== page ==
Penal Code § 17(b) Offers Second Chance to Individuals Walking the Line
Not all criminal cases are equal. They vary in severity, scope, and damage. There are
In the state of California, prior to the passing of SB180, Health and Safety Code Section 11370.2 stated that anyone convicted of a long list of specified
One of the most important things to understand about the Judicial in California, is that laws can change. The California State Legislature has recently enacted
For the vast majority of criminal charges, if a person pleads guilty or is convicted, they will be granted Probation. As a term of probation, in cases such as DUI (CVC 23152), Domestic Violence (CPC 273), and many others, Defendants are often ordered to complete Classes or Programs that relate directly to the crime or crimes to which they have been convicted.
If you find yourself accused of any crime, you always have a choice of how you plead. On the arraignment date you typically have a choice of entering a plea of guilty or not guilty. However, there is a third option that some people end up pleading in order to resolve their case: the plea of no contest.
In the state of California, you have a right to receive credit for any and all of the time you spend in a jail cell. This means that each and every calendar day that you are in custody entitles you to at least one day of credit. How custody credits work is if you are arrested on January 1, 2017 at 11:58 PM and you are released on January 2, 2017 at 6:30 AM, under the California Penal Code, you have been in jail for two actual days as opposed to six hours.
In most cases and depending on the crime you are charged with in accordance with California Penal Code Section 4019, you are also entitled to an additional two days for conduct credit (also known as Good Time/Work Time Credits) totaling your time served in jail to be four days in jail (2 actual days plus 2 conduct credits totaling 4 days). To break it down and explain even further, even though you spent two actual days in jail the court will credit you for four days through CPC 4019.
Depending on the individual facts of your case, this jail time credit can be used to resolve fines, reduce community service, or even satisfy time for a jail sentence pronounced in your case.
If you have been arrested or charged with a crime, it is vital to contact an Attorney immediately. Please reach out to The Law Offices of Bryan R. Kazarian at www.KazarianatLaw.com to schedule a free consultation today.
Possession of controlled substances is a criminal offense that involves actual or constructive (found on the person’s property) possession of cocaine, heroin, peyote, acid, ecstasy, ketamine, methamphetamine, or other illegal narcotics. If found guilty of possession of controlled substances the defendant could face up to one year in jail and probation, or a State Prison sentence depending on the intent of the drug possessor and the quantity, quality of the narcotics involved and/or the defendant’s prior criminal record.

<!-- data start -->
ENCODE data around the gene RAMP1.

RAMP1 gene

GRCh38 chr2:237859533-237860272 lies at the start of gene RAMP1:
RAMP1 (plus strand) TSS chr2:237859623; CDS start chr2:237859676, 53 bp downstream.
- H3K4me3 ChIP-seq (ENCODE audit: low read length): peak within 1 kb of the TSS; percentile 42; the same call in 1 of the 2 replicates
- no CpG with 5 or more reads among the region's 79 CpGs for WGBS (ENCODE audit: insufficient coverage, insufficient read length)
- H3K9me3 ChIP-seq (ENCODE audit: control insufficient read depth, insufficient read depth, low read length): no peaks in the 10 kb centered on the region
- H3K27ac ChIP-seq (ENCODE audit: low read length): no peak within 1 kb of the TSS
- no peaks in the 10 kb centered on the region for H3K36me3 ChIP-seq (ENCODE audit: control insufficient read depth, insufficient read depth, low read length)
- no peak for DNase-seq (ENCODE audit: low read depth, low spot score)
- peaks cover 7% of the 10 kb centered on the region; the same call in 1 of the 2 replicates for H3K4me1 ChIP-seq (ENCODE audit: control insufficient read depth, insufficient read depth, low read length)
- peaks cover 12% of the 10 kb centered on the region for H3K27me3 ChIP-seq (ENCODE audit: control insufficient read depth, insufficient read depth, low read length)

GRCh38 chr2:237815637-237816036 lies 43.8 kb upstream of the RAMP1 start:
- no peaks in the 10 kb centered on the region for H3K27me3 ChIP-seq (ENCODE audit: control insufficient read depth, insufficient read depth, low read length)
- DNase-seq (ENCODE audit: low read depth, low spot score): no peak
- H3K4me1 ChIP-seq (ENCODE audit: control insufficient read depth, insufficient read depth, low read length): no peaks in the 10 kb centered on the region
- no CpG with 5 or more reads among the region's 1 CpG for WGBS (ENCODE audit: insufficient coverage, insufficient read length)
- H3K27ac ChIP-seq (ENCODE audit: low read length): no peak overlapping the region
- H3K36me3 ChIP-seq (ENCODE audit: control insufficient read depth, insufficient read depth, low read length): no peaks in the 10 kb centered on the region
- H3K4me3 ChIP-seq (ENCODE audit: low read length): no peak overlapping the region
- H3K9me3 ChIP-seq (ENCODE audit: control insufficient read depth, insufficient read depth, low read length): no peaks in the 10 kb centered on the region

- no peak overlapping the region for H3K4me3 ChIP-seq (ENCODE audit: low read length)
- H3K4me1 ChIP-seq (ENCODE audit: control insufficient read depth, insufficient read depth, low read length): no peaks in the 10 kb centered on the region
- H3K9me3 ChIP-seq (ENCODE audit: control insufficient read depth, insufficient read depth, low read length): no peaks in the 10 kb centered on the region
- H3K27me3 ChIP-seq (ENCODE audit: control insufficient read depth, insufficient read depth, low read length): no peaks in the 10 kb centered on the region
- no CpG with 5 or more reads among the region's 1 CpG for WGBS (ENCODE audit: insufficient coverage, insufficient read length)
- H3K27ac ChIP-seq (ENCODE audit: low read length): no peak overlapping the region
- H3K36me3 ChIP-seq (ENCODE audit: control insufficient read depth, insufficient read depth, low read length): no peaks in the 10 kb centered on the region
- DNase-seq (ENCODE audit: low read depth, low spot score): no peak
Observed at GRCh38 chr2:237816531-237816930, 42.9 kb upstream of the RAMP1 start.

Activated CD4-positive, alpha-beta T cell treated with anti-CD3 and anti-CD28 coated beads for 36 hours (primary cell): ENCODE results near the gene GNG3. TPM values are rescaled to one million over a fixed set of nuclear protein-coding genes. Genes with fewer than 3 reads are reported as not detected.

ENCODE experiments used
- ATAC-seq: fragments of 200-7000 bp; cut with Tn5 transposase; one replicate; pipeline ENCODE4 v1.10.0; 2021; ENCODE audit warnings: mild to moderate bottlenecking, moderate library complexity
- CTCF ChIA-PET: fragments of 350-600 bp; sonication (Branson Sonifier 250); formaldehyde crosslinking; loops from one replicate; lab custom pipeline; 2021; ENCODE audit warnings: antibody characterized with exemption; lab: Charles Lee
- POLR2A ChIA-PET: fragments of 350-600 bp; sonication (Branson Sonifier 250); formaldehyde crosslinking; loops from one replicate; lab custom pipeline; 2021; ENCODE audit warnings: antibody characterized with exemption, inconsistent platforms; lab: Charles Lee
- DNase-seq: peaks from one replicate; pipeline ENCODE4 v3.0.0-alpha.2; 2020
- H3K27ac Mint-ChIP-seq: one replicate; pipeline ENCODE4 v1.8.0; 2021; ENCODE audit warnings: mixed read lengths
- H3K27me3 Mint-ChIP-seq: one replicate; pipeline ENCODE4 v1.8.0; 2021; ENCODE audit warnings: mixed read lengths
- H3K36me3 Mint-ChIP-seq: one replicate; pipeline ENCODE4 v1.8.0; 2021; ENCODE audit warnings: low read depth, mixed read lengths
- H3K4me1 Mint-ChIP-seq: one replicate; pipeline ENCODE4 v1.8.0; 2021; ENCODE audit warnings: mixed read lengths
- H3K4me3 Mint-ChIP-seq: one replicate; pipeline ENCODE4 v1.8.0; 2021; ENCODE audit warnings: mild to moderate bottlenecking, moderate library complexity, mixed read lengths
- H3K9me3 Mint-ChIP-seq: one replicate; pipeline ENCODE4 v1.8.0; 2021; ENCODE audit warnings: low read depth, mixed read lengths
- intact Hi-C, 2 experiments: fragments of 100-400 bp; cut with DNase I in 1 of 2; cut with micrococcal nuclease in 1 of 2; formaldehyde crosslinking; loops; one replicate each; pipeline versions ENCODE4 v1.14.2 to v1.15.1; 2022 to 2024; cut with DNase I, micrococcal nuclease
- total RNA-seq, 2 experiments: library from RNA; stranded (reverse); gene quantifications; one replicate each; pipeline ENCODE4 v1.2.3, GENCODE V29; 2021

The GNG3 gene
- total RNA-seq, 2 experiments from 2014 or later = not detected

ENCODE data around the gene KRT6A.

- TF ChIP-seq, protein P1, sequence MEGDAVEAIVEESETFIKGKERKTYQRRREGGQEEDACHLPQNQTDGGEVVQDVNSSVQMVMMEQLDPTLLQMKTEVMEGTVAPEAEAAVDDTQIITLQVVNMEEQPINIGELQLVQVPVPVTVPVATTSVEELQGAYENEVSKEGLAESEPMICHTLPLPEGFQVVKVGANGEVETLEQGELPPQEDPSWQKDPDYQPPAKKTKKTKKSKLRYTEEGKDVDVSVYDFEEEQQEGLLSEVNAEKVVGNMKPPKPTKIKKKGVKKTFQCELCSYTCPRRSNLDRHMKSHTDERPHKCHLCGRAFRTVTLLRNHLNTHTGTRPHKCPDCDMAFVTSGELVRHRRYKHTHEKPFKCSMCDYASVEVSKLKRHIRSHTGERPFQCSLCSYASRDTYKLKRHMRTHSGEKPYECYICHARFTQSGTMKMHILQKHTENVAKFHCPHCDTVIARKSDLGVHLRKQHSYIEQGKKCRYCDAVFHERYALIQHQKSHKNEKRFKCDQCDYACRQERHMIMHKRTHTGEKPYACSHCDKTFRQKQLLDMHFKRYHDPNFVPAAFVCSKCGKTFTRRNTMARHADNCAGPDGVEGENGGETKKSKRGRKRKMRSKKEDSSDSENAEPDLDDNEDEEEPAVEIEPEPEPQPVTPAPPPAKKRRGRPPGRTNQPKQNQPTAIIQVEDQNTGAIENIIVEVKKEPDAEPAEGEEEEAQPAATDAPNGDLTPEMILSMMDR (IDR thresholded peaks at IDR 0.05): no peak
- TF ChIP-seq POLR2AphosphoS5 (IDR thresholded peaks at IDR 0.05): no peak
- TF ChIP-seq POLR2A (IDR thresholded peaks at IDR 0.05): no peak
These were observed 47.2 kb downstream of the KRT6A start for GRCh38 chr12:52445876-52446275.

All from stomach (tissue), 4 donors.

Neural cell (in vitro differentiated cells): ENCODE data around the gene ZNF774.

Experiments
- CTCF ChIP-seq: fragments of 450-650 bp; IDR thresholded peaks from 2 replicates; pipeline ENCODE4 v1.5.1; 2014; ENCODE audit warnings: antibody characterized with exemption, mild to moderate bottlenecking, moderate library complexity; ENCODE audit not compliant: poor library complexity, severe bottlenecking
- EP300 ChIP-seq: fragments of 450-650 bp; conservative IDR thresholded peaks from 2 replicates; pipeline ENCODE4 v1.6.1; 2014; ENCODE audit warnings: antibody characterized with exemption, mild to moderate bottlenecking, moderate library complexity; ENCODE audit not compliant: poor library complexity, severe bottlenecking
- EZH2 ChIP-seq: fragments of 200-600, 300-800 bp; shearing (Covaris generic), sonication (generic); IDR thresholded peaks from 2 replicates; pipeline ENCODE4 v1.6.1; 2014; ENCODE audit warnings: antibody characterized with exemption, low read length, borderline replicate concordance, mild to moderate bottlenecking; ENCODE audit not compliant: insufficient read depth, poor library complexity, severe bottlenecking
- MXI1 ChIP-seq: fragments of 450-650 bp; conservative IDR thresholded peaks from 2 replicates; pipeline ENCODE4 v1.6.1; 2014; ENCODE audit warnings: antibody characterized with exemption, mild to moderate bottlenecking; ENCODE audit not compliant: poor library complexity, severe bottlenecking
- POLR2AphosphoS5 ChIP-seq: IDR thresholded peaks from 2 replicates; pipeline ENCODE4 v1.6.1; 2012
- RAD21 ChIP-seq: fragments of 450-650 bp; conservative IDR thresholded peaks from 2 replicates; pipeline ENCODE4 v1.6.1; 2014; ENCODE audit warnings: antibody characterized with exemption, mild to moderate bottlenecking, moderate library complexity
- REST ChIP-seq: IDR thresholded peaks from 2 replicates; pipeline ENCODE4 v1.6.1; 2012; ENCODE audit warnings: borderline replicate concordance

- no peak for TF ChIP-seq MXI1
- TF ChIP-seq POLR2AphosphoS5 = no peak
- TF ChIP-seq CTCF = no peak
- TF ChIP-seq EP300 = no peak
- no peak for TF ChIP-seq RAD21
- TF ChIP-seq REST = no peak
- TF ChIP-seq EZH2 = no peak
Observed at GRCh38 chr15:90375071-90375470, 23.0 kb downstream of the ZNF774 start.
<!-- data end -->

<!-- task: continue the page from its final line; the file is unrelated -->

There are differences in the quantity and quality in drugs found on a person which could elevate the charge from a misdemeanor to a felony based on the prosecutor’s discretion. For example, a person found with a gram of methamphetamine is likely to be charged with simple possession, as opposed to the person found with over 28.5 grams (1 ounce). The quantity being of such difference that the person found with over 28.5 grams of methamphetamine could be charged with intent to sell.
Likewise, a person found with a gram of marijuana may only be charged with an infraction (or no charge at all) compared to a person found with a gram cocaine or heroin, misdemeanors, because of the severity of the drugs. Cocaine and heroin are generally seen as more dangerous than marijuana, since marijuana is typically viewed as being about as dangerous as alcohol.
If the defendant is charged with simple drug possession that did not also include violence, intent to sell, and found eligible, judgment can be deferred under California Penal Code 1000, which allows the defendant to defer a guilty verdict if they submit to a drug program and then a probationary period. After 18 months the case will be dismissed and wiped off the defendant’s record. In order for deferment to be eligible there must be:
1. No prior drug offenses;
2. Cannot have had your probation or parole revoked without completing your terms or conditions;
3. Cannot have participated in a drug diversion program within five years prior to the alleged commission of the charged offense;
4. And the person may not have any prior felony convictions within five years of the prior charged offense.
If found guilty for possession of controlled substances for a second offense, within five years of the previous conviction and deferred drug program, Penal Code 1210 (Proposition 36) allows for the defendant to apply for a deferred judgment again. There is a big difference, however, because there is no time limit as to when the defendant has to complete the drug program, and the case is not automatically dismissed after completion of the drug program. Instead, the case’s dismissal is left up to the judge’s discretion usually after the defendant motions the court to dismiss after successful completion of the drug program. The judge may order additional conditions to monitor the defendant’s progress such as random drug testing, visits with the probation officer, etc.
If you have been arrested, cited, or detained for possession of controlled substances it is important that you regard this as a serious issue. It is imperative that you receive competent legal advice immediately. After being arrested, cited, or detained call The Law Offices of Bryan R. Kazarian at (714) 336-5303 today to set up a free consultation with an attorney who can give you clear and concise information about your rights.